Kartri, Kartrika Skt., karttrka Tib., gri-gug; gri-gsug Chopper, Curved Knife, Flaying Knife
Both an actual tool and an iconographic attribute, the ritual chopper (or flaying knife) is known in both Hindu and Buddhist symbolism; although its shape is different in both.
It is an attribute of several Dharmapala's and certain Dakinis and Yoginis; indicating their manifestation as Tantric deities.
As a ritual tool, this knife is used in what is called Sky-Burial, the Tibetan practice of taking the deceased into the open countryside where the corpse is chopped to pieces and then left to be devoured by carrion birds and other animals.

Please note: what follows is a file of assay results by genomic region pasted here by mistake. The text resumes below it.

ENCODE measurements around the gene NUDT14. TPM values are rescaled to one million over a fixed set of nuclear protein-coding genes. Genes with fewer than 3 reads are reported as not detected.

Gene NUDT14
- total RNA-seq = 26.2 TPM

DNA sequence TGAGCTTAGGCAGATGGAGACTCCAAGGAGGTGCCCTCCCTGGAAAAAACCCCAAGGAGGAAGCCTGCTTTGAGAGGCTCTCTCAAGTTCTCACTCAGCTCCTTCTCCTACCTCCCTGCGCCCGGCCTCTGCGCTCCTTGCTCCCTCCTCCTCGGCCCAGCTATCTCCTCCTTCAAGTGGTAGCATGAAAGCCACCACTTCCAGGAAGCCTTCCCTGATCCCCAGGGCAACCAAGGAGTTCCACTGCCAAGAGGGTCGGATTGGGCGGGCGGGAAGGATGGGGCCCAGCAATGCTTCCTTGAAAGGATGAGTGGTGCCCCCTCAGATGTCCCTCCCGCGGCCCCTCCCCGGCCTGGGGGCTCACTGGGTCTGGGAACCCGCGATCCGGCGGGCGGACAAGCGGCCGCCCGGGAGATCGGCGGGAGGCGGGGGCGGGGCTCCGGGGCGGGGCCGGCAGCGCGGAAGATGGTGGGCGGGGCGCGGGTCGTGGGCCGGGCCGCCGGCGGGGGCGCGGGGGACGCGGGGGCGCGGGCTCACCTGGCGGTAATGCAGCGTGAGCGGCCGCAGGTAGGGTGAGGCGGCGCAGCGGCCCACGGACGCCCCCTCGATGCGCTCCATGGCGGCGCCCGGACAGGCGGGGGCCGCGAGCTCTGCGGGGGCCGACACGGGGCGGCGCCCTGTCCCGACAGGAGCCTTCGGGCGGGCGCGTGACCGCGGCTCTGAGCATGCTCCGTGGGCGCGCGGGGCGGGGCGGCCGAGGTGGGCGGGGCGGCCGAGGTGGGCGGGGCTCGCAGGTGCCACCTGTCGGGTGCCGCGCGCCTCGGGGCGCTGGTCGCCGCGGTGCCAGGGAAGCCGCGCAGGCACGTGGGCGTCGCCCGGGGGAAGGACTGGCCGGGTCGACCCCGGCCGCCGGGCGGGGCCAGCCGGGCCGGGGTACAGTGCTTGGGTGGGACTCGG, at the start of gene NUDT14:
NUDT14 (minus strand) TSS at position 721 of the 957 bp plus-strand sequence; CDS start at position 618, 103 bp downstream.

When the kartrika's handle is topped by (half) a dorje - which it usually is - the exact name should be given as vajrakartika and/or rdo-rje grig-gug; yet this is done only sometimes.
In India, it is mainly associated with the fierce aspects of the goddess Kali, symbolizing her destructive powers and sometimes depicted with an eye on the blade.